'/>"/>

Contact: Susan Lampert Smith
ssmith5@uwhealth.org
608-262-7335
University of Wisconsin-Madison
Source:Eurekalert

Related medicine news :

1. OHSU study: Misdiagnosis of MS is costing health system millions per year
2. Study: Kids Who Sleep in Parents Bed Less Likely to Be Overweight
3. Study: More Pre-Teens Get Vaccines When Middle Schools Require Them
4. Study: No link between depression, nasal obstruction
5. Study: Insomnia takes toll on tinnitus patients
6. Study: Women not getting enough exercise; at risk of developing metabolic syndrome
7. Study: Low bone density medications may have protective effect on endometrial cancer
8. Study: US tobacco-control efforts prevented nearly 800,000 cancer deaths between 1975 and 2000
9. Study: Sleep gets better with age, not worse
10. Study: Over 100,000 Californians likely to miss out on health care due to language barriers
11. Study: No Significant Rise in Seizure Risk From Common Kids Vaccine
Post Your Comments:
*Name:
*Comment:
*Email:
(Date:5/2/2016)... ... May 02, 2016 , ... “Engineering Bubbles,” an oil painting submitted ... ARRS Art Forum held recently at the Annual Meeting in Los Angeles. The first ... ARRS members and Annual Meeting attendees. , “Through art I hope to ...
(Date:5/2/2016)... ... May 02, 2016 , ... Over $60 Billion is spent ... pet gear and toys, leading product review site for Toys, Tots, Pets & More ... at their Spring Showcase at the Metropolitan Pavilion in New York City. , ...
(Date:5/2/2016)... , ... May 02, 2016 , ... ... has announced a new Specialty Pharmacy Patient Satisfaction Award that will recognize specialty ... the quarterly results from Zitter Health Insights’ Specialty Pharmacy Patient Satisfaction Survey compiled ...
(Date:5/2/2016)... ... ... According to an American Psychological Association article, the Centers for Disease ... of 18. Of those who survive, many still face effects as they reach adulthood. ... new book, Lyah! Lyah! Pants on Fyah!, she shares stories from women who are ...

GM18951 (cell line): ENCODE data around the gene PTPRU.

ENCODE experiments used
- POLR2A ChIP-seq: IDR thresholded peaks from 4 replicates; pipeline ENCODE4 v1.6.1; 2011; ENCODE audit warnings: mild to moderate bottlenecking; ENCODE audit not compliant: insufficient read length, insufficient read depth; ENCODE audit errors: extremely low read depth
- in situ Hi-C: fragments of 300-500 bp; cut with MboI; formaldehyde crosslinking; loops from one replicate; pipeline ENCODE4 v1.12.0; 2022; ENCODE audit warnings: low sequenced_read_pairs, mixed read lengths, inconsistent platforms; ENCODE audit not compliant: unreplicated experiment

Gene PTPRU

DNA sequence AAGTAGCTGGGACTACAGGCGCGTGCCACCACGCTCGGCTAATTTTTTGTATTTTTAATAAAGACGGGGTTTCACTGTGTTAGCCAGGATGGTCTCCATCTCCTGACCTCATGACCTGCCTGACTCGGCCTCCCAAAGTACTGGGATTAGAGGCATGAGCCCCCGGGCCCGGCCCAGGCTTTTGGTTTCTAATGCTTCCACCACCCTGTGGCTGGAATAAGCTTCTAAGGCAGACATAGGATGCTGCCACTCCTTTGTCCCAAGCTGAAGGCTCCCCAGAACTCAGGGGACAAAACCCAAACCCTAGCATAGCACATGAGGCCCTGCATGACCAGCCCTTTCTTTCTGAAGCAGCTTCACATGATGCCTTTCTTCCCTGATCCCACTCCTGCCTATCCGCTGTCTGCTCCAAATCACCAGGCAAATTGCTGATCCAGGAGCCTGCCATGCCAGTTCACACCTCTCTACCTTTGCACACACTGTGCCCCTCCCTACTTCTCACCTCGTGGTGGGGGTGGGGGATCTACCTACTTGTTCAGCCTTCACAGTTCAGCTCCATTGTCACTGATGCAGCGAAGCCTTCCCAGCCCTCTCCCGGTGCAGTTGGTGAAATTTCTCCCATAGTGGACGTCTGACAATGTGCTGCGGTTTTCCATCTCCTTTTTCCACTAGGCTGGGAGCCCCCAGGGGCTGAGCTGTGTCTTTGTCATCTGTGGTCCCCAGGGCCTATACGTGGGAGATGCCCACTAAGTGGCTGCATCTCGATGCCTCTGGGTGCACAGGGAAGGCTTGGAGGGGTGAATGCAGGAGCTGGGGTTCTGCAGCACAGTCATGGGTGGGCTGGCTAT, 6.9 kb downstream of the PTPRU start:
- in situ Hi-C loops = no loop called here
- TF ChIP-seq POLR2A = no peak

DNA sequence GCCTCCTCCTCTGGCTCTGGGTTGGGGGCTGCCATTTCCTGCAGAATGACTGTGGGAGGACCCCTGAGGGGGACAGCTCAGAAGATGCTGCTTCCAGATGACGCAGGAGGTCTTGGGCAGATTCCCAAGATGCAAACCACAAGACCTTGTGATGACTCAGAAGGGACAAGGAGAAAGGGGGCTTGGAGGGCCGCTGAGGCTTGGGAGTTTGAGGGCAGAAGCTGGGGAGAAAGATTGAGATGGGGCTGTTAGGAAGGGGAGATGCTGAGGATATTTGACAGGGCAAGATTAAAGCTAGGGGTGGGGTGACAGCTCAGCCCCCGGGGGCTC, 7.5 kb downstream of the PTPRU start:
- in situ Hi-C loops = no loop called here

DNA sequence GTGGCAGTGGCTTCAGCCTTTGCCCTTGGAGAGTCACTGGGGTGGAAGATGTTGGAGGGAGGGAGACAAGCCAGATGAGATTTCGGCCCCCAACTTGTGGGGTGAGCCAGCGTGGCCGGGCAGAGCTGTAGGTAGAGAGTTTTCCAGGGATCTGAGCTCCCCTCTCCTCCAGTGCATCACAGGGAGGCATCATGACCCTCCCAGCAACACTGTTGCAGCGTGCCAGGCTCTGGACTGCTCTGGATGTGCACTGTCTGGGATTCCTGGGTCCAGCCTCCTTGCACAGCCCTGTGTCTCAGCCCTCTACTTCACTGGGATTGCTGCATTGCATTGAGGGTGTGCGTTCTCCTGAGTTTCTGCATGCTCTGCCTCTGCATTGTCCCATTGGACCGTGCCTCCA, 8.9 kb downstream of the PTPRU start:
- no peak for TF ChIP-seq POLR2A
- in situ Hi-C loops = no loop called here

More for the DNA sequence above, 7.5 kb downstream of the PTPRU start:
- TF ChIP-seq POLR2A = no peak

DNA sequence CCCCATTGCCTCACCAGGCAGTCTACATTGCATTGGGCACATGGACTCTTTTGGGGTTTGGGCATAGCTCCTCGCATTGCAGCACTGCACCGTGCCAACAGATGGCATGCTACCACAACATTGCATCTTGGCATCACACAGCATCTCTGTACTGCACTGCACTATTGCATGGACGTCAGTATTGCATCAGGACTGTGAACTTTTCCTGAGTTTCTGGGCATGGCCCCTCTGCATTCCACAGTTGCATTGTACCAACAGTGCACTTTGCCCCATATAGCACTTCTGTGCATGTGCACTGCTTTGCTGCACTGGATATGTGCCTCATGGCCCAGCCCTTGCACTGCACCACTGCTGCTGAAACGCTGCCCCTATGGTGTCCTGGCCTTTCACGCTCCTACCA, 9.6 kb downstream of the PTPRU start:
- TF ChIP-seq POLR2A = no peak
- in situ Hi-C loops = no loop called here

(Date:5/2/2016)... (PRWEB) , ... May 02, 2016 , ... ... Research & Analytics EVP and GM Jim Callandrillo and Duane Reed, VP ... 55th Annual Pharmaceutical Business Intelligence and Research Group (PBIRG) General Meeting ...
Breaking Medicine News(10 mins):
(Date:5/2/2016)... NEW YORK , May 2, 2016 /PRNewswire/ ... Series B financing of Graybug Vision, Inc. Graybug ... to developing therapies that may transform care for ... and glaucoma.  Graybug Vision,s technology was first developed ... out into a startup venture. ...
(Date:4/29/2016)... 2016  In the next ten years, the ... systems dependent on CRTs monitors to those reliant on ... Medical monitors and will automatically sync to existing ... foreseeable benefits to this technological advancement, it also ... to be replaced in order to be LCD ...
(Date:4/29/2016)... -- Glycotope GmbH, a clinical-stage immuno-oncology company ... of Dr. Alfredo Zurlo as Chief Medical ... many years clinical experience and a proven track record ... was at Mologen AG where he was Chief Medical ... Zurlo held various positions at F Hoffmann La Roche ...
Breaking Medicine Technology: